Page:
Say Hello to Google TV

Logitech dropped the Revue yesterday, the first offering in what is sure to be a bevy of devices designed to bring the Web into your living room.  So with all the wonderful things your phone can do on a 3.5 inch screen in your pocket, why wouldn’t you want the same kind of customized content being fed to you on your big screen while you watch a related show? Well maybe because you’re giving Big Brother G a bunch of information about yourself in the process.  Every time a user fires up Google’s laser-like search functions he makes an implicit choice to pay a toll in the new currency of the Internet: personal information.  Don’t you forget it. But is that necessarily a bad thing? Consider the following video from 2009:

While your privacy-muscle may twitch when listening to CEO Eric Schmidt describe his vision for Smart-TVs, the fact of the matter is that no one’s making you use their services (which are free, and generally work really REALLY well).  And there’s no doubt that Page, Brin, and Schmidt will enhance the TV experience one way or another.

Netflix streaming will be accesible via an Android-based app provided for Google TV—which seems to indicate an Android phone app is likely on its way. It’s up to apps to make themselves open to Google TV’s universal search so results can show up. Negotiations between Google and Hulu are ongoing, meaning we could see Hulu Plus show up sometime soon.

Other apps will be available from a Google TV market—a silo within the Android Marketplace—which reps say should launch sometime next year, or “as fast as possible.” An SDK, based on the existing Android SDK, will be made available, with a Google rep saying devs “will be able to reuse a lot of code.” The same rep said a separate search algorithm—”Google TV Search”—draws from a wide body of content, including live television, guide listings, and, when paired with Dish, video stored on your DVR. The TV search will also pull in what’s on the web.

Gizmodo

So far, my own HTPC (a Windows PC plugged into my TV) has been good, not great.  But Logitech is a company that specializes in controllers and interfaces, so I’m optimistic that this could put a better spin on the experience.  From the viewpoint of a relatively educated consumer, it seems as though the Big G may wind up with more to offer Google TV customers than Apple can through iTunes.  Since 98% of Google’s revenue comes from search, they are not in the business of controlling or distributing content, just serving it to you as quickly and accurately as possible.  They want you to be able to find whatever the hell you want (and generally for free), because, frankly, they want to know what the hell it is you want so they can serve it to you in the form of targeted ads.  Apple on the other hand, wants to control every aspect of its content-distribution ecosystem, and make micro-transactions on each individual episode you “rent” (read: play on demand).  That’s great for Steve, but might end up limiting how much content they’re able to get on board.  Either way, we’re watching the future of Television unfold.  You might want to stay tuned.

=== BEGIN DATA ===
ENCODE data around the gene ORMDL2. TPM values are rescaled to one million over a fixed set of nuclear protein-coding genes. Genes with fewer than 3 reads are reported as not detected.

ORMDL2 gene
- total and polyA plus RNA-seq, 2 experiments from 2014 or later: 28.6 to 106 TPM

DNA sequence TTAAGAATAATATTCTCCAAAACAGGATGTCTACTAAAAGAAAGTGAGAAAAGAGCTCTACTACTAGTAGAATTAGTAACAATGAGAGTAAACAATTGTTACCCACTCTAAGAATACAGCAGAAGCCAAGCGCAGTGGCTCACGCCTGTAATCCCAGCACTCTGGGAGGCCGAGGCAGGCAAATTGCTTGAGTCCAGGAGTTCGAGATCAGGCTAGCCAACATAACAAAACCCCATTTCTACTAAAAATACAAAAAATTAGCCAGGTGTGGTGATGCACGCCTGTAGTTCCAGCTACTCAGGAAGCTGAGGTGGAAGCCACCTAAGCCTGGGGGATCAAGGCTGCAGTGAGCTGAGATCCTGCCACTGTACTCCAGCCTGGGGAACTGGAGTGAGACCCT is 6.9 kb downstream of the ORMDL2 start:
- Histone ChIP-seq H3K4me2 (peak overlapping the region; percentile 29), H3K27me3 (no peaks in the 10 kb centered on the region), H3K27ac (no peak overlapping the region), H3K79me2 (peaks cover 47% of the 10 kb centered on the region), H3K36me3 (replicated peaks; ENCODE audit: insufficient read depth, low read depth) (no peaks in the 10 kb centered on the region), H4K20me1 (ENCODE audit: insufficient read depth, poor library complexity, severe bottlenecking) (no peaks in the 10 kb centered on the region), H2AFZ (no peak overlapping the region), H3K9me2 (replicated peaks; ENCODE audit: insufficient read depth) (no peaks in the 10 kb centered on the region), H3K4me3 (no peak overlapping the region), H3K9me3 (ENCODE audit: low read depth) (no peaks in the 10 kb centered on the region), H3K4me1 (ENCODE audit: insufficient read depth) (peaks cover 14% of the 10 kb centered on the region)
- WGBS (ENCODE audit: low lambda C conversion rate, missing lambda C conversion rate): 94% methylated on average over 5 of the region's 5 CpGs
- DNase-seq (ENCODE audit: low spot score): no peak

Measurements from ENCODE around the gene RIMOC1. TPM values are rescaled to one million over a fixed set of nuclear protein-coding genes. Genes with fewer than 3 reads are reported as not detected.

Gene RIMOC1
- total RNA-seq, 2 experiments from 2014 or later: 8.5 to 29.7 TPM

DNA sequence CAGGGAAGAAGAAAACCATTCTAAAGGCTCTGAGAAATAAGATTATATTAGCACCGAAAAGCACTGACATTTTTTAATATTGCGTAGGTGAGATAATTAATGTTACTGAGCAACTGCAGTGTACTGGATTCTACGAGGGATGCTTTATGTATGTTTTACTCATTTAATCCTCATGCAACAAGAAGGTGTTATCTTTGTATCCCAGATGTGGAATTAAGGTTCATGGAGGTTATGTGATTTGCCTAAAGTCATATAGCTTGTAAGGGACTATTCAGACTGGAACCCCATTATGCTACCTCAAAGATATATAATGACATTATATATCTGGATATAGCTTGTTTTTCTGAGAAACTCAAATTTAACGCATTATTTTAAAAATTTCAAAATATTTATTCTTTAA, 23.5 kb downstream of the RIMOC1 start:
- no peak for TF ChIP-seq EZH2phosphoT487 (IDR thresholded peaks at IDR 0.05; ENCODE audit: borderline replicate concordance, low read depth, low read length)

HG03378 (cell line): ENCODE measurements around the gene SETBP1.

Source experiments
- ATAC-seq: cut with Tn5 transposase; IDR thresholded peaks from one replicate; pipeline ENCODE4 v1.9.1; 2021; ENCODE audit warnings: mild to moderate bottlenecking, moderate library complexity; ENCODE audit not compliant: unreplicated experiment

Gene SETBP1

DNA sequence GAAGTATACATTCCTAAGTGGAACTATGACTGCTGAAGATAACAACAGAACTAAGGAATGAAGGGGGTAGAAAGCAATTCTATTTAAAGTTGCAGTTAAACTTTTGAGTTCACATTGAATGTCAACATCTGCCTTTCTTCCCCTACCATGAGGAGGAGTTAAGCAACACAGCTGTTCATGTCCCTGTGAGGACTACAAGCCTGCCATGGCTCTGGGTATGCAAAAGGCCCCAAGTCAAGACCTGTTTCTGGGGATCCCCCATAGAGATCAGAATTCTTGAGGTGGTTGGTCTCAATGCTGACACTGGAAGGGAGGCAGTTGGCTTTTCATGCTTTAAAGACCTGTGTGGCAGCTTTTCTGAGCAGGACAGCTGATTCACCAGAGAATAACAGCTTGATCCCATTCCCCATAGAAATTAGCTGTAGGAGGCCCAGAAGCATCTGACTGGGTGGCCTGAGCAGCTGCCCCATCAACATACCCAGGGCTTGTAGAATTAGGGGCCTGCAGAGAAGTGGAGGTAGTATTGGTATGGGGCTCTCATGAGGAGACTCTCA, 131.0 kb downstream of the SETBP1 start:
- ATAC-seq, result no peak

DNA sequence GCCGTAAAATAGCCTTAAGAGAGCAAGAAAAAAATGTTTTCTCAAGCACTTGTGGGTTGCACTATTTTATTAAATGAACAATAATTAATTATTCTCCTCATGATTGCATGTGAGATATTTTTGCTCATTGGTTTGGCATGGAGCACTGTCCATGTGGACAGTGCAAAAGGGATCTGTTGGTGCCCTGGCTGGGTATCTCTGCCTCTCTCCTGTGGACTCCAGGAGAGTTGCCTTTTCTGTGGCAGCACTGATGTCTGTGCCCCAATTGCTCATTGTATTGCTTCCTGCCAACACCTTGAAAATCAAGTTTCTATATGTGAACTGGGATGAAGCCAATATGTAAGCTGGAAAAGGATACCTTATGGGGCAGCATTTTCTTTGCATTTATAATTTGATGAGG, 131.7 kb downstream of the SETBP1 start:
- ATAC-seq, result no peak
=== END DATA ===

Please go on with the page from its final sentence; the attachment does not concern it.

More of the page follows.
Why Not? Chuck Klosterman Essays to Follow iTunes Model

The New York Times is reporting that Scribner has decided to give the iTunes model of selling individual songs for $0.99 a try in their line of work.  After all, any wannabe musicologist knows that the record industry was born of the publishing business.  And who better to captain the flagship than my favorite essayist, Chuck Klosterman.

Mr. Klosterman, the best-selling author of “Sex, Drugs and Cocoa Puffs” and “Eating the Dinosaur,” has written on culture, music, sports and media, and collected a diverse following of readers along the way. The plan to publish his essays individually was hatched more than a year and a half ago, said Susan Moldow, the publisher of Scribner, an imprint of Simon & Schuster whose list of writers includes Annie Proulx, Laura Bush and Frank McCourt.

“We thought, it’s a shame not to follow the iTunes model here, because you have all these essays and they’re all on different subjects and we could recast them,” Ms. Moldow said. “It harkens back in a funny way because for Fitzgerald and Hemingway, the best thing that could happen to them would be that a story was published in Life magazine or The Saturday Evening Post or The New Yorker. The idea of stories being sold in individual units is as old as stories.”

NYT

Gotta say, this makes a lot of sense.  I don’t own an e-reader myself, but if Apple and Amazon are fixin’ to make them the new iPod, which I imagine they are, it would be an absolute shame to not follow the model that revolutionized the music business earlier this decade.  There may even be room for a subscription model in there too, (depending on the productivity of the writer of course), where you can plunk down a certain amount once you’re sold on the author and know you’re going to want everything he writes in the future – like buying his books ahead of time at a discount and getting them automatically on your e-reader the day they are released in print.

Klosterman’s books are great collections of essays and I recommend all of them.  Easy reading that doesn’t sacrifice intellect or humor but is abundant in both.

Thanks to Jared for knowing I would love this.

Follow Chuck on Twitter @CKlosterman.